To earn the CCNP Routing and Switching certification you need to pass 3 exams. My goal was to earn this certification but I really just didn’t have enough time to get all 3 exams done before the Cisco certification re-structure begins on Feb. 24 2020. So, I decided to just go for the TSHOOT exam as I felt this would be the most fun and applicable. This isn’t the most conventional way to do it (TSHOOT is usually taken last of the three exams) but figured it’s worth a shot.
Before using the resources below, I went through Kevin Wallace’s 300-101 Route and 300-115 Switch video courses.
Here’s what I used to help me pass the TSHOOT exam:
Boson is an incredible resource. I was able to get a really good deal many months back. The complete kit — Curriculum, Lab Guide, NetSim for CCNP, Lab Pack for NetSim, and ExSim-Max) — was going for about 40% off IIRC. Not only was it a huge discount, it included a free upgrade to the new CCNP ENCOR Courseware as well.
I went through the Troubleshoot tickets in NetSim after cherry-picking some topics in Kevin Wallace’s TSHOOT video course (fourth bullet point). There are 15 Troubleshooting Tickets in NetSim that you can do. I did all of them once through and then again a second time. After that I jumped right into ExSim and took all the available tests a couple times each. After failing and passing these tests each time I made sure to read the explanations since it points you directly to the Cisco documentation. There were a couple of times where I would try to lab the question in GNS3 just so I can create and see the output. Extremely helpful.
The Boson TSHOOT Coureware (digital) was another great Boson resource as it covered some troubleshooting topics for switch, multilayer switch, router, and routing protocols.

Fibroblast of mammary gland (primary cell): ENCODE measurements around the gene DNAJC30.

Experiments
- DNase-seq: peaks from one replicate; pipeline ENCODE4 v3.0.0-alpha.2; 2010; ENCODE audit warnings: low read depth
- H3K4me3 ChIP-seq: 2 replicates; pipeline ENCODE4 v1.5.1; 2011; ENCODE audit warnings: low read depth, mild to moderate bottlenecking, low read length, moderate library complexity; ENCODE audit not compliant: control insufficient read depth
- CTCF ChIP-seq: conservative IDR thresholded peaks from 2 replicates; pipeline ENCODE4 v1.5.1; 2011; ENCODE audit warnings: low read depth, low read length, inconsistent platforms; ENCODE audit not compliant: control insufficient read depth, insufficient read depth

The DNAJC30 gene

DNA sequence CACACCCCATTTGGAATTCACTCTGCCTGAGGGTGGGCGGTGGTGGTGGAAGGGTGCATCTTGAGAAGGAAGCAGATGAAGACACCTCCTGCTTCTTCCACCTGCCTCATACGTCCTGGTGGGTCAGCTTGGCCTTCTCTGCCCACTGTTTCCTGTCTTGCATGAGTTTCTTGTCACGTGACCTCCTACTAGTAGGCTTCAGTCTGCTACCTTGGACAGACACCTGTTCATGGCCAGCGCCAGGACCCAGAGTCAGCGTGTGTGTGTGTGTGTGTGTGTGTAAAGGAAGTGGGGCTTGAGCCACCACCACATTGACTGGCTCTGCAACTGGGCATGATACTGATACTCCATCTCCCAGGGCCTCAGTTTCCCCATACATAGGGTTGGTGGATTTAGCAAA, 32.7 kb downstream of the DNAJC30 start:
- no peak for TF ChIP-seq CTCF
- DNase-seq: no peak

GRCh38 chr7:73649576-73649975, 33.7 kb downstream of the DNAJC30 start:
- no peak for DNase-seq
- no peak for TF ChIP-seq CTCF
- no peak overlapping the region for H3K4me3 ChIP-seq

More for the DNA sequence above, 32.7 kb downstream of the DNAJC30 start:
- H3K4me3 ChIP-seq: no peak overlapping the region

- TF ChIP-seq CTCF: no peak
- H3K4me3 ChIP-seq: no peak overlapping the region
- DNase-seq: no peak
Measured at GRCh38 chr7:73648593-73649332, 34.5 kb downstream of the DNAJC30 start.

This was an outstanding resource. Unfortunately, I didn’t bother to go through this until 1-2 weeks before I sat for the real exam.
Keith Barker has an image with GNS3 ready to go so I was able to open VMware Workstation and load the image and open his tickets. I ended up going through all the tickets at least twice – some more than twice. He has an explanation video for each ticket once you complete it. His lab is configured almost exactly like the real exam topology that Cisco provides. This helped immensely because I was able to know all the IPs, links, RPs, etc. like second nature when it came time for the exam.
I didn’t go through his whole course. Instead, I cherry-picked topics that I felt I needed more work in. I also went over some of the more common topics just to make sure I had all the requirements down so I don’t overlook them – (ex: OSPF, EIGRP, VTP, DTP, etc.).
I pretty much did the same with this course as I did with Jeremy Cioara’s…just did some cherry-picking.
Some other things I did was purposefully break the labs/tickets that Keith created so I can see what the outcome would be, such as how the routing tables change, how everything up/downstream reacts…then fix it so I get used to making configuration changes. I’d also practice building GRE tunnels, then mess them up and fix them.
I also wrote down the IPv4/v6 Layer 3 Topology a couple of times by hand to make sure I could build out the topology without having to look at it. If you’re trying to ping the inside interface of R1 from PC1 or DSW1 having 10.1.1.1 ingrained in your brain saves you valuable time on exam day.
Overall, I actually enjoyed studying for this exam. I hate that I won’t have enough time to get both the Route and Switch exams done before Feb 24th. The new ENCOR exam to finish off the NP will be a challenge but I’d rather take my time with it than rush 2 exams before the deadline ends.